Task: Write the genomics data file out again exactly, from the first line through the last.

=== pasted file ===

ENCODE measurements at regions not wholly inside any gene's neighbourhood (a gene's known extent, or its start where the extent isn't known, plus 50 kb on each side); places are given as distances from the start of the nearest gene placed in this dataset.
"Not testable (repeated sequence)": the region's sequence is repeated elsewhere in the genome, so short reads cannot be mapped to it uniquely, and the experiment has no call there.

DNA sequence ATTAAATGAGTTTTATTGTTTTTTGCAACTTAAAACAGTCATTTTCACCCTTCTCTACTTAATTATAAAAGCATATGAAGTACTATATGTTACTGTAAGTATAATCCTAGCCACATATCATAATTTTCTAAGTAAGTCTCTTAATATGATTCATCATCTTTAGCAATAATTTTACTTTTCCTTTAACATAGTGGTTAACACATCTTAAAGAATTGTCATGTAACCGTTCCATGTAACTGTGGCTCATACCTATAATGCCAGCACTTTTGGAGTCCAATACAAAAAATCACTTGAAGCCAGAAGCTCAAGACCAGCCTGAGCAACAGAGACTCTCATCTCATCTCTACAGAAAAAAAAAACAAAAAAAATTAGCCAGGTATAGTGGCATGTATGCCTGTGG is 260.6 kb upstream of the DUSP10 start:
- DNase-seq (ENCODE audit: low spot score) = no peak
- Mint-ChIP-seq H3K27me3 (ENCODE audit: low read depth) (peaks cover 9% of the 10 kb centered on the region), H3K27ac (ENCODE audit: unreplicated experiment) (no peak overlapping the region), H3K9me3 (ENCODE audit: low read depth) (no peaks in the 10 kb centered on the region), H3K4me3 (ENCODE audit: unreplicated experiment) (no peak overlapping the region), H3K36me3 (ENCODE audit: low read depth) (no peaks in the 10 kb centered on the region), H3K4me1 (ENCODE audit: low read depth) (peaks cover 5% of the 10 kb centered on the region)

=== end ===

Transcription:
ENCODE measurements at regions not wholly inside any gene's neighbourhood (a gene's known extent, or its start where the extent isn't known, plus 50 kb on each side); places are given as distances from the start of the nearest gene placed in this dataset.
"Not testable (repeated sequence)": the region's sequence is repeated elsewhere in the genome, so short reads cannot be mapped to it uniquely, and the experiment has no call there.

DNA sequence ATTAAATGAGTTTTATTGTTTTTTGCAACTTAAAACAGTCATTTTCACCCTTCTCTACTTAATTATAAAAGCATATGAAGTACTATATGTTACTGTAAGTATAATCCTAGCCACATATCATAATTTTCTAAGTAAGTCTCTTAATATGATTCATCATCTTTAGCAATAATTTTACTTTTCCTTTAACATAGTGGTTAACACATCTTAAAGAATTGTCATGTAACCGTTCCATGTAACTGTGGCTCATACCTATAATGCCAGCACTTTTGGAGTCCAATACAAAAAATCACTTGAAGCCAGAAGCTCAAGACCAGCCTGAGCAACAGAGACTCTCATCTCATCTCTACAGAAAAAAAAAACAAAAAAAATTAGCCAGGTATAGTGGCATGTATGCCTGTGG is 260.6 kb upstream of the DUSP10 start:
- DNase-seq (ENCODE audit: low spot score) = no peak
- Mint-ChIP-seq H3K27me3 (ENCODE audit: low read depth) (peaks cover 9% of the 10 kb centered on the region), H3K27ac (ENCODE audit: unreplicated experiment) (no peak overlapping the region), H3K9me3 (ENCODE audit: low read depth) (no peaks in the 10 kb centered on the region), H3K4me3 (ENCODE audit: unreplicated experiment) (no peak overlapping the region), H3K36me3 (ENCODE audit: low read depth) (no peaks in the 10 kb centered on the region), H3K4me1 (ENCODE audit: low read depth) (peaks cover 5% of the 10 kb centered on the region)